In public swimming pools, chlorine levels should remain at 1–3 parts per million, maintaining a pH level of 7.2–7.8. Beyond this range, swimmers may experience skin rashes, red eyes, irritation, or respiratory discomfort from inhaling chloramine fumes—and prolonged exposure can lead to more severe health issues. Therefore, it’s crucial for pool operators to adhere to swimming pool water safety guidelines and regularly monitor chlorine levels.

Of course, to avoid the spread of swimming-related illnesses, chlorine levels must also be high enough. When chlorine levels are lower than one part per million, waterborne pathogens can proliferate, causing gastrointestinal issues, severe respiratory illnesses, skin rashes, and ear infections. 

Signs Chlorine Is Not at the Right Level

While public facilities should be carefully monitoring chlorine levels for swimming pool water safety, that is not always the case, and it’s helpful to know how to identify a chlorine imbalance before exposing yourself or your kids. Here are a few ways to identify insufficient chlorine levels:

The water looks murky, cloudy, or green.

This is an indication that chlorine levels may be imbalanced. Murky water suggests a potential lack of chlorine’s sanitizing efficacy, allowing impurities to thrive and compromise water clarity. Instead, pool water should maintain a crystal-clear quality, free from any greenish tint or cloudiness. 

The pool smells strongly of chlorine.

Contrary to common belief, a robust chlorine scent is not a sign of swimming pool water safety but rather a potential indicator of inadequate water sanitation. A potent chlorine smell can be a warning sign of the presence of chloramines. These chemical compounds result from the interaction of chlorine disinfectants with organic substances such as sweat, oils, skin cells, and urine in the pool. The stronger the smell, the more active the chemical reactions, implying that contaminants might not be effectively neutralized.

How to Stay Safe in Public Swimming Pools Boise Idaho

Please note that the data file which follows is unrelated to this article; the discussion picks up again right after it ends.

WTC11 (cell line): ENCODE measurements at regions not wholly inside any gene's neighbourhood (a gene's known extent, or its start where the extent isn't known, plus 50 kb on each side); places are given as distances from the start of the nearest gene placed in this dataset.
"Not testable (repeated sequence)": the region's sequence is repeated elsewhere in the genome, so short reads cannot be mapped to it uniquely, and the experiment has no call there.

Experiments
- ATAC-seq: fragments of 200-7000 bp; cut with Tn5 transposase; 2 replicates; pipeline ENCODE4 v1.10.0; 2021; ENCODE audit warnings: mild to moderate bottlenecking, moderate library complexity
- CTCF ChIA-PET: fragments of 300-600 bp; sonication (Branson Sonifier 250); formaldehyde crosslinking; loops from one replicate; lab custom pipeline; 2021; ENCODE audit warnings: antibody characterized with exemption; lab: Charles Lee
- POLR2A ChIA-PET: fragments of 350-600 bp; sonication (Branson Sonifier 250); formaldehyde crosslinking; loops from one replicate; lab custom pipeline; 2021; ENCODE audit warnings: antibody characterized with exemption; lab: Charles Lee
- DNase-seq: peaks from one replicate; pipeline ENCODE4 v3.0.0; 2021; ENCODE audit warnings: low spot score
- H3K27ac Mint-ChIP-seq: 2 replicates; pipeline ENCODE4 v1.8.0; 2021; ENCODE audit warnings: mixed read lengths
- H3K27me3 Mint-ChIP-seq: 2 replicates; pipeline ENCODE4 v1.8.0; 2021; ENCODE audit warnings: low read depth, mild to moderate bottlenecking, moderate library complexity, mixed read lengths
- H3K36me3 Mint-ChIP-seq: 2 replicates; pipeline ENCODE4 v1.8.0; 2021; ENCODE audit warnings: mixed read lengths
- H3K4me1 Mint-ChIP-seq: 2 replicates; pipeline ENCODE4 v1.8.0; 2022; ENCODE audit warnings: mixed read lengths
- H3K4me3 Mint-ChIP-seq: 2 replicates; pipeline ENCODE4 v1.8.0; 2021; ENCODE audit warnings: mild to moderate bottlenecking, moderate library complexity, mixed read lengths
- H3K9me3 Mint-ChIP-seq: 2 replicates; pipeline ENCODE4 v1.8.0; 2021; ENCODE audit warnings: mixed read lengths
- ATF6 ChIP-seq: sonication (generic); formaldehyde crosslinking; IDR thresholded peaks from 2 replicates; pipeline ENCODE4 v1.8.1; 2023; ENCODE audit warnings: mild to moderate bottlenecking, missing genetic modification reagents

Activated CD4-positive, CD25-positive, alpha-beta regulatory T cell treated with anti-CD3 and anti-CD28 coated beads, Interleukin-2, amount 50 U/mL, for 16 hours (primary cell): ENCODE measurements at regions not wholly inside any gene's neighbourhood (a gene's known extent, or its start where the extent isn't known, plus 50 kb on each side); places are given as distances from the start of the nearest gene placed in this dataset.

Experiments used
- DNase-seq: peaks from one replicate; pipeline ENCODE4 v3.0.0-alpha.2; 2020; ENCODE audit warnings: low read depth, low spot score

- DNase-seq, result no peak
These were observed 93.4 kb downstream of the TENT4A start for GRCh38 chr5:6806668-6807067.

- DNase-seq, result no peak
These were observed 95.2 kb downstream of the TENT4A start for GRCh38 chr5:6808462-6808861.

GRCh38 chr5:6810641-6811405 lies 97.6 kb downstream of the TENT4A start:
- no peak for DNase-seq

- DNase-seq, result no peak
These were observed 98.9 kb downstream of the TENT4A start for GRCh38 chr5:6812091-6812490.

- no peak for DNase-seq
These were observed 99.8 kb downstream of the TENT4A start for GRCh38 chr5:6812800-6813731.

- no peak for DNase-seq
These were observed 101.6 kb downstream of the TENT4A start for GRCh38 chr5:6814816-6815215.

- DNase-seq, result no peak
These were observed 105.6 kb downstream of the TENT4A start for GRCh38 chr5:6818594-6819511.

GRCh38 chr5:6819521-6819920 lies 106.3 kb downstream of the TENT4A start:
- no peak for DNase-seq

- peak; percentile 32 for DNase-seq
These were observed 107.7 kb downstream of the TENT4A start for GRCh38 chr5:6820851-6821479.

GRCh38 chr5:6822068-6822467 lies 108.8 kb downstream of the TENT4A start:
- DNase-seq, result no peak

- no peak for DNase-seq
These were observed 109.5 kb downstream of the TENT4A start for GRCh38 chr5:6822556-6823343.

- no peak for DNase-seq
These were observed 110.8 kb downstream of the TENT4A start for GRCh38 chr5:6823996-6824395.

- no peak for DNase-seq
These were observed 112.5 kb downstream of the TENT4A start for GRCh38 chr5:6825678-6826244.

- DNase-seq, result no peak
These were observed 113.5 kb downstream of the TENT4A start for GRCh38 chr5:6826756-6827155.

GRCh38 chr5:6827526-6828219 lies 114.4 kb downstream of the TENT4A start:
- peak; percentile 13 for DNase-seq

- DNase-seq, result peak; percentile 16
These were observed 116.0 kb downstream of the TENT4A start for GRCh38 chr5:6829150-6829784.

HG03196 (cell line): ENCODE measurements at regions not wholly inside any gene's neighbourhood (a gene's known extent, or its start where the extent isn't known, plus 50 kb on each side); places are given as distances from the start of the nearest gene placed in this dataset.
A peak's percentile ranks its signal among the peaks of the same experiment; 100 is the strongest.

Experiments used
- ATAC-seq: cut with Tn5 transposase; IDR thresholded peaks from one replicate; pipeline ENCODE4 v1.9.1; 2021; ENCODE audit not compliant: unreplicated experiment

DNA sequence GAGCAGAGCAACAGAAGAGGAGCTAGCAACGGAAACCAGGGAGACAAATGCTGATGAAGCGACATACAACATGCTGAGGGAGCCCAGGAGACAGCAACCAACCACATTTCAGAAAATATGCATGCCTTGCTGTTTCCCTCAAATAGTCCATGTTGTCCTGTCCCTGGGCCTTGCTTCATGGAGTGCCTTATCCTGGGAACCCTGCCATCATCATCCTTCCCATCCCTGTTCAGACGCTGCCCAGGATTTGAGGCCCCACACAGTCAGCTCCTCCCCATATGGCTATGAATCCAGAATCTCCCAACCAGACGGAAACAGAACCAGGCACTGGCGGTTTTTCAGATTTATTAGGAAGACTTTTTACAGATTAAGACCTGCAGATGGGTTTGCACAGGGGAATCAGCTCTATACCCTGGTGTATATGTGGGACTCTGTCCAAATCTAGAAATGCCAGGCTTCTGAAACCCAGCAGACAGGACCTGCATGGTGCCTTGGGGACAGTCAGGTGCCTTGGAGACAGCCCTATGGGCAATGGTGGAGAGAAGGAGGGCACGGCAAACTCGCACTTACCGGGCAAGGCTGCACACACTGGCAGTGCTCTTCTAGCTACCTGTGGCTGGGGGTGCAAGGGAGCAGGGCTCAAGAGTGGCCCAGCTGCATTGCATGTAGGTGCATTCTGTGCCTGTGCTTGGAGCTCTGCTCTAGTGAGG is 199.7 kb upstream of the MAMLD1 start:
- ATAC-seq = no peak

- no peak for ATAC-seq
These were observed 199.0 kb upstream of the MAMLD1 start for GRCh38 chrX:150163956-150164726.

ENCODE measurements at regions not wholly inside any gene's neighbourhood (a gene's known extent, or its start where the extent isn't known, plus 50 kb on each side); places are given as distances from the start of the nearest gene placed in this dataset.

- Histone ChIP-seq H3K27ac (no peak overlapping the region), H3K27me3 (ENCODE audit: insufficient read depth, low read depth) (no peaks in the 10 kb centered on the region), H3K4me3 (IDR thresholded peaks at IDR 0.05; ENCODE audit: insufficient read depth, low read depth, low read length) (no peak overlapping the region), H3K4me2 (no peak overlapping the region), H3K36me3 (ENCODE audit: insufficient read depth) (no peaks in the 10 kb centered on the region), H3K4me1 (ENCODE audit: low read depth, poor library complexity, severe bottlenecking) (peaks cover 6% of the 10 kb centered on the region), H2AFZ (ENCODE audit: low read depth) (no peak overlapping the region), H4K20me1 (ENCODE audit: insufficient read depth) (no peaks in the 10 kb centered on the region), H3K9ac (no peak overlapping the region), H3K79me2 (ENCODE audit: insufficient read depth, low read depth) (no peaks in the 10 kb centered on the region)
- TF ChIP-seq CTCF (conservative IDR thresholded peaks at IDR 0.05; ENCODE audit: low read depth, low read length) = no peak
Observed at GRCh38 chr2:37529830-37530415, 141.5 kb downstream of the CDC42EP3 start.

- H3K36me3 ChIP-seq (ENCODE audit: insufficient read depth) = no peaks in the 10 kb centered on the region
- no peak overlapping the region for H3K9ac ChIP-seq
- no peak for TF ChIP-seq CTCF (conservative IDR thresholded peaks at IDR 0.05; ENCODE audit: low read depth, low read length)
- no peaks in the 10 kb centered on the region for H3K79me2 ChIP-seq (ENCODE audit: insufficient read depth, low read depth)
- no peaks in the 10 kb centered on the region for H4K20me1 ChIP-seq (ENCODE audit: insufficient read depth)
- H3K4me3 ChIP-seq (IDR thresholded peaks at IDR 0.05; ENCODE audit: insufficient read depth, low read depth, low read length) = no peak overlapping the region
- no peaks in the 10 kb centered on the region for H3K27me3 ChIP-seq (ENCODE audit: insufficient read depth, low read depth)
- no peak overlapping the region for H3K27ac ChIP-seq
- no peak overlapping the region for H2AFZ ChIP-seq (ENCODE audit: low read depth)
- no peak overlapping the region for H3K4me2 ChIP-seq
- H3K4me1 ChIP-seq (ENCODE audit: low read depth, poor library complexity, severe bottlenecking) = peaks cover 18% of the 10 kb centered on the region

Most Boise swimming pools are well maintained for swimming pool water safety. However, like anywhere, there might be exceptions. Even in well-kept pools, bacteria can become a concern if swimmers don’t practice good water safety. Here are some simple ways to make sure you and your kids stay safe while in the water.

  1. Conduct a personal inspection. If you notice some of the above warning signs and suspect that a public facility is not maintaining swimming pool water safety, you can always ask the pool operator for more information, or you can do your own check: Use test strips, available at pool supply or hardware stores, to ensure chlorine levels between 1–3 ppm and water pH between 7.2–7.8. Plus, to ensure proper filtration, look at the bottom of the pool’s deep end for a drain that is securely attached and in good condition. 
  2. Refrain from ingesting the water. It takes a few minutes for chlorine to eliminate germs—it does not happen instantaneously. This means that when you ingest water, you may ingest contaminants before they’ve been eliminated by chlorine. 
  3. Protect your ears. More prevalent in children, swimmer’s ear is an outer ear canal infection that happens when water stays in the ear after swimming, cultivating the growth of bacteria. To prevent this, use a bathing cap or earplugs to prevent water in the ears or thoroughly dry your ears after swimming. 
  4. Protect open cuts or wounds. It’s often best to stay out of the water with open wounds or recent piercings. If you do enter the water, use waterproof bandages to completely cover the cut or wound.
  5. Shower when you get out of the pool. Upon exiting the water for the day, shed your swimsuit and cleanse your skin to eradicate any clinging germs. Remember to wash your swimsuit as well.
  6. Do your part. It’s important to protect yourself and your family from contaminants, and it’s also important to help maintain swimming pool water safety for everyone. To prevent urine in the water, encourage your children to take regular bathroom breaks, and to reduce the number of all contaminants in swimming pools, take a pre-swim shower. This is important even if you are not especially “dirty.” According to the CDC, most individuals carry about 0.14 grams of feces, akin to a few grains of sand, on their bodies at any given time.

As you search for where to swim in Boise, ensuring swimming pool water safety is one important element. But safe swimming extends far beyond environmental conditions. Water safety involves proper supervision, emergency readiness, and above all, swimming skills. 

At H2FLOW, we provide swim lessons for kids of all ages and skill levels that emphasize comfort, confidence, and safety in the water. And we do so in our carefully maintained, closely monitored facility, where swimming pool water safety is one of many measures we take to ensure a learning experience that is safe but also fun and effective.